USGS Grant Number: G19AP00006
Year Established: 2018 Start Date: 2019-02-01 End Date: 2022-01-31
Total Federal Funds: $248,201 Total Non-Federal Funds: $248,438
Principal Investigators: Niveen Ismail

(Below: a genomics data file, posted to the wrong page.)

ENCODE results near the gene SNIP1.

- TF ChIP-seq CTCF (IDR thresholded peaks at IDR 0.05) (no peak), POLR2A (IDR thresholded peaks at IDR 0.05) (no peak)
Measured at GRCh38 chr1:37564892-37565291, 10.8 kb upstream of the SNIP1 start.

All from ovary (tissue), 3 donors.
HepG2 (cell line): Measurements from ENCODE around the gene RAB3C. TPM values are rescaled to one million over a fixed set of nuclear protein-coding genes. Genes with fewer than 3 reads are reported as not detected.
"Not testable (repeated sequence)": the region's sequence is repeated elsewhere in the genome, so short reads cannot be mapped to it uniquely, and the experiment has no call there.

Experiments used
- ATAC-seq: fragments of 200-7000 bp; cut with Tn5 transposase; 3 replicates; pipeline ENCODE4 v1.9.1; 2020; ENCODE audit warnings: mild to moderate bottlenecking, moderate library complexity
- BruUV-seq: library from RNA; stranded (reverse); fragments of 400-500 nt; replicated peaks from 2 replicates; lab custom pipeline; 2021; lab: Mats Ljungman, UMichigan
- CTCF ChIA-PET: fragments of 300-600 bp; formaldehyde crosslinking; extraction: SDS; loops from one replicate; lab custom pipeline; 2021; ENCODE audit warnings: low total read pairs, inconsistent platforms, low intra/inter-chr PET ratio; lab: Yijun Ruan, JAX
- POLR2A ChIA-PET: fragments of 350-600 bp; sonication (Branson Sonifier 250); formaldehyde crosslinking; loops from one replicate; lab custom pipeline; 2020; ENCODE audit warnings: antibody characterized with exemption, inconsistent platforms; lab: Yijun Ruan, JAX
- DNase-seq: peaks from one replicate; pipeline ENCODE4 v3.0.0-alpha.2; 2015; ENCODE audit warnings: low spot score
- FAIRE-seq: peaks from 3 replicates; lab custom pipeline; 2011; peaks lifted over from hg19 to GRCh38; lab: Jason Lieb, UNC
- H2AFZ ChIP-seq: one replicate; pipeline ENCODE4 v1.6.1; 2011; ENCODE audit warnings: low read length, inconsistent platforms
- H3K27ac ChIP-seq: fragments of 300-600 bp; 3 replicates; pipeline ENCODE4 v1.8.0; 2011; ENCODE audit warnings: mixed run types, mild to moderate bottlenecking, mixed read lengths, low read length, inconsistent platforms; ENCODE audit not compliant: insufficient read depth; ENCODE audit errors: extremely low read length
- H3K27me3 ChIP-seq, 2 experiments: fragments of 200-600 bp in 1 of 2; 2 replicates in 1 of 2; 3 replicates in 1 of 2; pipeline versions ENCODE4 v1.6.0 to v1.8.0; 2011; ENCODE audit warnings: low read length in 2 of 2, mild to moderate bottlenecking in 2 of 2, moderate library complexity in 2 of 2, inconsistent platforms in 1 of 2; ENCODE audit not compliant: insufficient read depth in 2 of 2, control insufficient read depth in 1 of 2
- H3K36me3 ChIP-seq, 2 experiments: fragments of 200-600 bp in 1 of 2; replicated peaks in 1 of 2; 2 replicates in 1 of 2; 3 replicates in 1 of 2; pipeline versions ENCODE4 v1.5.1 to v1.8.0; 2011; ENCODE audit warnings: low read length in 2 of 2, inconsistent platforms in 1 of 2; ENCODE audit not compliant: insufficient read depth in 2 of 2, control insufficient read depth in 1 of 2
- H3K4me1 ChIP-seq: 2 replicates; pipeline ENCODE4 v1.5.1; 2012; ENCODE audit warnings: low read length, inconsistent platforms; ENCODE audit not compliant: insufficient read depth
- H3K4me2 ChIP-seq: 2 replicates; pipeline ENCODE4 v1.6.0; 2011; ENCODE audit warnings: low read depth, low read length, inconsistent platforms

Abstract: Nanoparticles (NPs) are used in a variety of consumer products and their use is projected to continue to increase. Silver nanoparticles (AgNPs) are one type of NP that has many applications due to its antimicrobial properties. These NPs are considered emerging contaminants and can enter the environment in many ways. Wastewater effluent is one potential source of environmental input since AgNPs are not completely removed with traditional wastewater treatment. While engineered treatment wetlands can be used as tertiary treatment to remove recalcitrant contaminants, the behavior of AgNPs in treatment wetlands requires further research. The fate, behavior, and impact of AgNPs in complex natural environments, such as treatment wetlands, are not well understood. Our overarching project goal is to understand the overall fate and impact of AgNPs in treatment wetlands while exploring the potential roles of filter feeding zooplankton in these systems. This project goal will be achieved through three research objectives 1) Characterize and quantify AgNPs in wastewater influent and effluent to determine removal efficiency and changes in concentrations and characteristics due to seasonal variations and treatment facility location. 2) Parameterize the processes controlling the bioaccumulation of Ag from AgNP exposure in a model zooplankton species, and model the fate of AgNPs with varying properties. 3) Conduct long-term wetland mesocosm experiments to determine impacts of environmental variables and changing water quality parameters on AgNP fate and wetland performance. A variety of analytical techniques will be utilized to quantify AgNP concentrations including flow-field flow fractionation coupled with inductively coupled plasma-mass spectroscopy (FFF-ICP-MS) and single particle-ICP-MS (SP-ICP-MS). Additional techniques will be used to characterize the AgNPs such as image analysis of morphology using Transmission Electron Microscopy (TEM) and Dynamic Light Scattering (DLS) for size distribution. The data generated from these research objectives will address key knowledge gaps on environmental behavior and impacts of AgNPs, improve prediction of performance of treatment wetlands, and provide data necessary to calibrate and validate metal based NP models.